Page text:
Dr. Smalls – CLAGS’s 2016 Spring Fellowship & Award Winner!

We are pleased to announce the following winners of CLAGS’s 2016 Spring Fellowships & Awards!
CLAGS Fellowship AwardShanté Paradigm Smalls,  Hip Hop Heresies: Queer Aesthetics in New York City

Shanté Paradigm Smalls is a scholar, artist, and writer. Her teaching and research focuses on Black popular culture in music, film, visual art, genre fiction, and other aesthetic forms. Dr. Smalls is currently finishing her first scholarly manuscript, Hip Hop Heresies: Queer Aesthetics in New York City. Her writing has appeared or is forthcoming in The Black ScholarGLQCriticismLateral, Women & Performance,  American Behavioral Scientist, Suspect Thoughts, and Oxford University Press.
Sylvia Rivera Award in Transgender StudiesCaptive Genders: Trans Embodiment and the Prison Industrial Complex, 2nd Ed.
Pathologized, terrorized, and confined, trans/gender non-conforming and queer folks have always struggled against the prison industrial complex. Eric A. Stanley and Nat Smith bring together current and former prisoners, activists, and academics for a new understanding of how race, gender, ability, and sexuality are lived under the crushing weight of captivity. Through a politic of gender self-determination, this collection argues that trans/ queer liberation and prison abolition must be grown together. From rioting against police violence and critiquing hate crimes legislation, to prisoners demanding access to HIV medications, and far beyond, Captive Genders is a challenge for us all to join the struggle. This expanded second edition includes a new foreword from CeCe McDonald and essays by Chelsea Manning, Kalaniopua Young, and Janetta Louise Johnson and Toshio Meronek.
Paul Monette-Roger Horwitz Dissertation Prize: Chris A. Eng,Dislocating Camps: On State Power, Queer Aesthetics & Asian/Americanist Critique
Chris A. Eng is a Chancellor’s Post-Doctoral Research Associate in the department of Asian American Studies at University of Illinois at Urbana-Champaign. He received his Ph.D. in English from The Graduate Center, City University of New York, under the guidance of Dr. Kandice Chuh, Professor of English and American Studies. His project Dislocating Camps explores the entanglements between state power and queer aesthetics in multiple camp formations across Asian/America. His writings have appeared and are forthcoming in the Journal of Asian American StudiesLateral: Journal of the Cultural Studies Association, and Women & Performance. Chris will be starting as Assistant Professor of English and the Emerson Faculty Fellow at Syracuse University in Fall 2017.
andré carrington Graduate Student Paper Award: Navid Khazanei, Reading Arendt after Sex and Obergefell: Education as the Solution for the Crisis in the Queer Revolution 
Navid Khazanei, CUNY Law J.D.c ’17, is currently serving CUNY Law Review as an Executive Articles Editor. Navid, an emigré from Iran, previously spent his Sorensen Fellowship tenure with Immigration Equality, providing direct legal services to LGBTQ/HIV+ immigrants and working for administrative and legislative changes in U.S. immigration law. His research interests include: Feminist Legal Theory; Critical Tax and Philanthropy Studies; Diaspora Studies; Critical Legal Pedagogy; and Arendtian Constitutionalism.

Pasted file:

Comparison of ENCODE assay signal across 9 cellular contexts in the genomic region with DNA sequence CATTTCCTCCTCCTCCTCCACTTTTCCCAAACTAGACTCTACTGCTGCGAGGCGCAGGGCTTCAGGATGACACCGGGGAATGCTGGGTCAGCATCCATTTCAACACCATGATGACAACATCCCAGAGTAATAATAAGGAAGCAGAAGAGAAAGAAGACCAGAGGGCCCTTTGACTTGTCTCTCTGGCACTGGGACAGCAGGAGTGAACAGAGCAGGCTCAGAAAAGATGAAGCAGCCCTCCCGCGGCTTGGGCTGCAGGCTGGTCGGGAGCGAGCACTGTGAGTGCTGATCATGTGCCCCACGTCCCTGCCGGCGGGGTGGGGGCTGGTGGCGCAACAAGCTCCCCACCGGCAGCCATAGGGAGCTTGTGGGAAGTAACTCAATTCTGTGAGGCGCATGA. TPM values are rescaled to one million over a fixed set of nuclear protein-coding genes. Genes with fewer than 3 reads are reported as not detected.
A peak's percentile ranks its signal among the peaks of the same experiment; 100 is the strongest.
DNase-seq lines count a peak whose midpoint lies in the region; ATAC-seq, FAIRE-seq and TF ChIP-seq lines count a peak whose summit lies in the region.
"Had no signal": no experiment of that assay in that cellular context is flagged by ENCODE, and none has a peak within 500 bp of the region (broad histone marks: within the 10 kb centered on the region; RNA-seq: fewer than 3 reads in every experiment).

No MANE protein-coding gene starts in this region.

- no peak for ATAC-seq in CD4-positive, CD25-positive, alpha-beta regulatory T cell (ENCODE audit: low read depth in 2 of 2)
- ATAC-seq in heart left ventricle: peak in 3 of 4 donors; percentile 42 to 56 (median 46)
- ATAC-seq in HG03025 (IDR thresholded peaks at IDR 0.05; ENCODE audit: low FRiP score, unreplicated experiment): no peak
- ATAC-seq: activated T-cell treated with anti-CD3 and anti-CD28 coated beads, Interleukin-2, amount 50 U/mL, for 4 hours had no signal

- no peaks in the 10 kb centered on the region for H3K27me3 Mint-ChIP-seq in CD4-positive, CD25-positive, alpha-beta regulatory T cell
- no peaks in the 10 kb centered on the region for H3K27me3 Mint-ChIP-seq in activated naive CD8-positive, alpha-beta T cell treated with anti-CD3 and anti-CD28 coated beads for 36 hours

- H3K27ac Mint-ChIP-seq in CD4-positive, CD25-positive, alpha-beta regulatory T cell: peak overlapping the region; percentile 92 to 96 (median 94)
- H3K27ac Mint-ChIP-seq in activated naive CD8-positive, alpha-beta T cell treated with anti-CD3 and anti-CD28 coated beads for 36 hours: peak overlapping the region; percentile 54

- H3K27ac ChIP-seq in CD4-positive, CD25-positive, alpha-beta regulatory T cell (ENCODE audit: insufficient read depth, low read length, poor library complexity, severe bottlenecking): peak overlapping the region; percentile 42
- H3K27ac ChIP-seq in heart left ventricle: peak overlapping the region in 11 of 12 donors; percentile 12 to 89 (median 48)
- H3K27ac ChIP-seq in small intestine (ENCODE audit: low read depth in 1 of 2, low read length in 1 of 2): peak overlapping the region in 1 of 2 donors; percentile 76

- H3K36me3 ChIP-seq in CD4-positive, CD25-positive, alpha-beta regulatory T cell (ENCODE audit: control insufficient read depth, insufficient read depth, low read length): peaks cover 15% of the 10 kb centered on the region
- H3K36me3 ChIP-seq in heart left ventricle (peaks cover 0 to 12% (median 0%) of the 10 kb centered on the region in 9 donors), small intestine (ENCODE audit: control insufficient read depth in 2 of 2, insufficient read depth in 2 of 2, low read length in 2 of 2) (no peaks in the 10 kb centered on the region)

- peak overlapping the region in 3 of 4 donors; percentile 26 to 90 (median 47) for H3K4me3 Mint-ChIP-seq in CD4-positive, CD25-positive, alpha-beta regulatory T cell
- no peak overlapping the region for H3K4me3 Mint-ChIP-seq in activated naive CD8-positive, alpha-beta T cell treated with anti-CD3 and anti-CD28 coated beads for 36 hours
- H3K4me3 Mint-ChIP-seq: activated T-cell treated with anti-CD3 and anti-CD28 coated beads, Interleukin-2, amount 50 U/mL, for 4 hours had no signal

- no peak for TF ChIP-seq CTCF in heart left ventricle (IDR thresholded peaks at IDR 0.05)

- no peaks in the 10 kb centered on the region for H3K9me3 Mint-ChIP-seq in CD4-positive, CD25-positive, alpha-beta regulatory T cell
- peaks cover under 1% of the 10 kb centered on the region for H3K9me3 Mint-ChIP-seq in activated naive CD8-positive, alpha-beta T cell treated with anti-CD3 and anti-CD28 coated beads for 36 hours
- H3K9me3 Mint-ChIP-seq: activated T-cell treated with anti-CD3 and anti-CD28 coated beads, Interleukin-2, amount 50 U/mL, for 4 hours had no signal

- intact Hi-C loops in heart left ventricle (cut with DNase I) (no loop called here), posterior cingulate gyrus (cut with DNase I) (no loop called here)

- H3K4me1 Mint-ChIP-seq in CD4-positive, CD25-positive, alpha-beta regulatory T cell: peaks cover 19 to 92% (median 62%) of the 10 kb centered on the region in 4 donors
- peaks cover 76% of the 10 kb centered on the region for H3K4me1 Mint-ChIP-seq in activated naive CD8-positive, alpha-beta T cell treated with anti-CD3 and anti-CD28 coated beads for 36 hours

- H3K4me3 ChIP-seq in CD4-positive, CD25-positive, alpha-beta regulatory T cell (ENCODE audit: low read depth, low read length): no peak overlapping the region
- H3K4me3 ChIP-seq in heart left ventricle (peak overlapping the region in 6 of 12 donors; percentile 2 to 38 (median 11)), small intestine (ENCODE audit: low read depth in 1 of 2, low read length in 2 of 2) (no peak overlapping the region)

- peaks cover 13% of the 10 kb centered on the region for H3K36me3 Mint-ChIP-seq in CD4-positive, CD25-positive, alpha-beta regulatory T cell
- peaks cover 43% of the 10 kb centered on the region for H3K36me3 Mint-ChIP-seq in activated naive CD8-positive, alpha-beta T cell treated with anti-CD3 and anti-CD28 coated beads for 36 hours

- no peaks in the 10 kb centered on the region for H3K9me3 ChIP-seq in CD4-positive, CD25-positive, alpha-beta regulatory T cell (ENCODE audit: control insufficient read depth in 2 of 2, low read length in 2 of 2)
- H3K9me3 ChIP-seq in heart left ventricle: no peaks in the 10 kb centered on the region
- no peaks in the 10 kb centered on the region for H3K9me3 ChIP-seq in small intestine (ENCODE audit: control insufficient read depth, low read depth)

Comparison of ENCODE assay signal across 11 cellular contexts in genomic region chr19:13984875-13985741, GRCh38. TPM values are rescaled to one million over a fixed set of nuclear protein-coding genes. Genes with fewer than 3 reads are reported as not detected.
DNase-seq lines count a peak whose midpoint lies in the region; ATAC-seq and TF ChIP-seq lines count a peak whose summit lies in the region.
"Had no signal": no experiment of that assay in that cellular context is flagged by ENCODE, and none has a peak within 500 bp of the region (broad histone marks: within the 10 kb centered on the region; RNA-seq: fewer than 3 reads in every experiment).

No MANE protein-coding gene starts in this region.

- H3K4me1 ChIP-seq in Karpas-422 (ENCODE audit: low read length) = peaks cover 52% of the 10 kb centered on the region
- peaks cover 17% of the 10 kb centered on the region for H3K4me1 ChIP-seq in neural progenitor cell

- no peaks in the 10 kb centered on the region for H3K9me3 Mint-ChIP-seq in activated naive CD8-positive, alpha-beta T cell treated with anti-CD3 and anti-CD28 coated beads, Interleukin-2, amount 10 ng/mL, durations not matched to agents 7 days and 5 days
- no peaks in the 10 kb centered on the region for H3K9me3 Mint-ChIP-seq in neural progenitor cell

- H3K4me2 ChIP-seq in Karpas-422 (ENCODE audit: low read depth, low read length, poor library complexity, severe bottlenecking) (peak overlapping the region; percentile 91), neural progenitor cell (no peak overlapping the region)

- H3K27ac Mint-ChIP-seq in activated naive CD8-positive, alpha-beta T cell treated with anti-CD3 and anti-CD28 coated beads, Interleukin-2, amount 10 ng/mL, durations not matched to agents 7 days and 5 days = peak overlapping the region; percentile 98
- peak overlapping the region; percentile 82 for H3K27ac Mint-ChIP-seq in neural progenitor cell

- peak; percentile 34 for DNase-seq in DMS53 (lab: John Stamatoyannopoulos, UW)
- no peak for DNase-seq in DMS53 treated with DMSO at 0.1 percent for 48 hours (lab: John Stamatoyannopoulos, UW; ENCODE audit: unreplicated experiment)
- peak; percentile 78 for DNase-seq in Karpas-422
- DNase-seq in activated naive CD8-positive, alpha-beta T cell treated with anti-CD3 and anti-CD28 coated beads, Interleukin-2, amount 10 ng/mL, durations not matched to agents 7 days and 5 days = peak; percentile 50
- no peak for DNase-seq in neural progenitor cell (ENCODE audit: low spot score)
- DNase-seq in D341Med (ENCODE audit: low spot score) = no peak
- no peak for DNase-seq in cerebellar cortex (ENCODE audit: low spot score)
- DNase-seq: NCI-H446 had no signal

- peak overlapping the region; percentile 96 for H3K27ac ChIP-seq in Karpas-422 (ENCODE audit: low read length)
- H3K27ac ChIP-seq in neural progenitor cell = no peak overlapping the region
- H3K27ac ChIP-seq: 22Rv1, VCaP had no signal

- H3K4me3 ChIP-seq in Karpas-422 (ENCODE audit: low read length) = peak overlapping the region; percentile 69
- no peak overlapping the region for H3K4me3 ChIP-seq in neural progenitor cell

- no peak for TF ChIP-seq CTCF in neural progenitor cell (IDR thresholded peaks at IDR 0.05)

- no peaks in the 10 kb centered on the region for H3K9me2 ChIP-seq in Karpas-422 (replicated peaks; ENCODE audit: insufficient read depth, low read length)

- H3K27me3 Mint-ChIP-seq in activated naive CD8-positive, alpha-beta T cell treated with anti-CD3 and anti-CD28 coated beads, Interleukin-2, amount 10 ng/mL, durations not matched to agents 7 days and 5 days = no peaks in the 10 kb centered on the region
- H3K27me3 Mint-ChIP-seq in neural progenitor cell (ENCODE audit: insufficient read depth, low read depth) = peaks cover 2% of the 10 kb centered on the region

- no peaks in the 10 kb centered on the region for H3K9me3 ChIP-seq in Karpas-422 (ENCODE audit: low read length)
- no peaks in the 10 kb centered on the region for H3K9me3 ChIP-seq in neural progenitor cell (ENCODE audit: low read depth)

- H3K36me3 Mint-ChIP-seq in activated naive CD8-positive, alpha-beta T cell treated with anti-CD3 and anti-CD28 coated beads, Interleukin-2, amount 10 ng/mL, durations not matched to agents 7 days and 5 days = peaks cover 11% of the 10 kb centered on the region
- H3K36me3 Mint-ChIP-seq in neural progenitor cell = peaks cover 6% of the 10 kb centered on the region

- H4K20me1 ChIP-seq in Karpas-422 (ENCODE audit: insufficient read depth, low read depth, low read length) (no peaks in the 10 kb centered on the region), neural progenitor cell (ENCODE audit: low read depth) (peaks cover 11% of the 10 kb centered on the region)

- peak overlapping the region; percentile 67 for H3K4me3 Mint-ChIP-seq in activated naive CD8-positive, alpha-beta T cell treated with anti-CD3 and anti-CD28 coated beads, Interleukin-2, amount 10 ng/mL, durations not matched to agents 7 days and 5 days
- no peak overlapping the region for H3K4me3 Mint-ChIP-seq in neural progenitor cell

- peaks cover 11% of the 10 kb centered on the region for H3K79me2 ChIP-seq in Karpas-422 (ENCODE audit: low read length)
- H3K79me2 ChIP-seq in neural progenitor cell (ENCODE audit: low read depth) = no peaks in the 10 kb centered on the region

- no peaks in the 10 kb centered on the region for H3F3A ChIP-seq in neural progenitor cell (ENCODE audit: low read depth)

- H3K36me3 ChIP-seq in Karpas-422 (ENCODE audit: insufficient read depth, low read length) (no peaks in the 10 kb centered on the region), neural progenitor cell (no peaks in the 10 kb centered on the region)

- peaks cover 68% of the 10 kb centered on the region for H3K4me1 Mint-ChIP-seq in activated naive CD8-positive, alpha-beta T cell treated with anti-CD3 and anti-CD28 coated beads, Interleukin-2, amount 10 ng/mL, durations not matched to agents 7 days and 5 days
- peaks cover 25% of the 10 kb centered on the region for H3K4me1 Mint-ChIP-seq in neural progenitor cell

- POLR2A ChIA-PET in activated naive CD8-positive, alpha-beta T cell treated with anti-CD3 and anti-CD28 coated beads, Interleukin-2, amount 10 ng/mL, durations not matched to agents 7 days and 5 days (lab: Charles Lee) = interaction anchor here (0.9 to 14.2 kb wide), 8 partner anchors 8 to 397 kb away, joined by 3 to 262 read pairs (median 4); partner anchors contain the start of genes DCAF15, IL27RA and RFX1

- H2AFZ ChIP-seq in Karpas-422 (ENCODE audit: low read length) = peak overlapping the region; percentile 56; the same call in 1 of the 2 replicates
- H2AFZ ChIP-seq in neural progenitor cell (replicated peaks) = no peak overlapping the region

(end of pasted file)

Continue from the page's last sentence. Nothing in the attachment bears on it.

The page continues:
Undergraduate Student Paper Award: Kadeem Robinson, The Confucian Homosexual: An Interdisciplinary Exploration of Homosexuality in Late Imperial China Through the Exploration of Law, Society, and Literature
Kadeem Robinson is a Senior at John Jay College of Criminal Justice majoring in Humanities and Justice Studies and minoring in Theatre Arts. A Jamaican immigrant, his interests include researching and understanding complex gender and sexuality issues in the Afro-Caribbean realm. His goal is to address the pervasive homophobia and misogyny in Anglo-Caribbean countries. His paper was inspired by his Justice in Non-Western Traditions class. Kadeem is currently the Secretary of John Jay’s Student Council and interns at the Center for Alternative Sentencing and Employment Services. He intends to pursue a PhD in Gender and Sexuality Studies.
Student Travel Award: Jennifer Chmielewski, Disciplined desires: LGBQ girls of colors’ experiences of surveillance and policing in New York City public schools
Jennifer Chmielewski is currently a doctoral student in the Critical Social/Personality Psychology program at the CUNY Graduate Center. She received her EdM in Counseling Psychology at Teachers College, Columbia University. Her work uses critical feminist theories and methods to explore women and girls’ lived experiences of gender, desire and sexual identity through an intersectional and social justice lens. She is currently examining how queer girls of color experience their bodies and desires as policed within institutional practices of surveillance in schools and communities, with a focus on their embodied resistance. She is also a research blogger for SPARK, an inter-generational feminist activist organization that helps girls push back against the sexualization of girls and women in the media (http://www.sparksummit.com/category/research-blog/).
To learn more about the CLAGS’s fellowships and awards, please visit the CLAGS website

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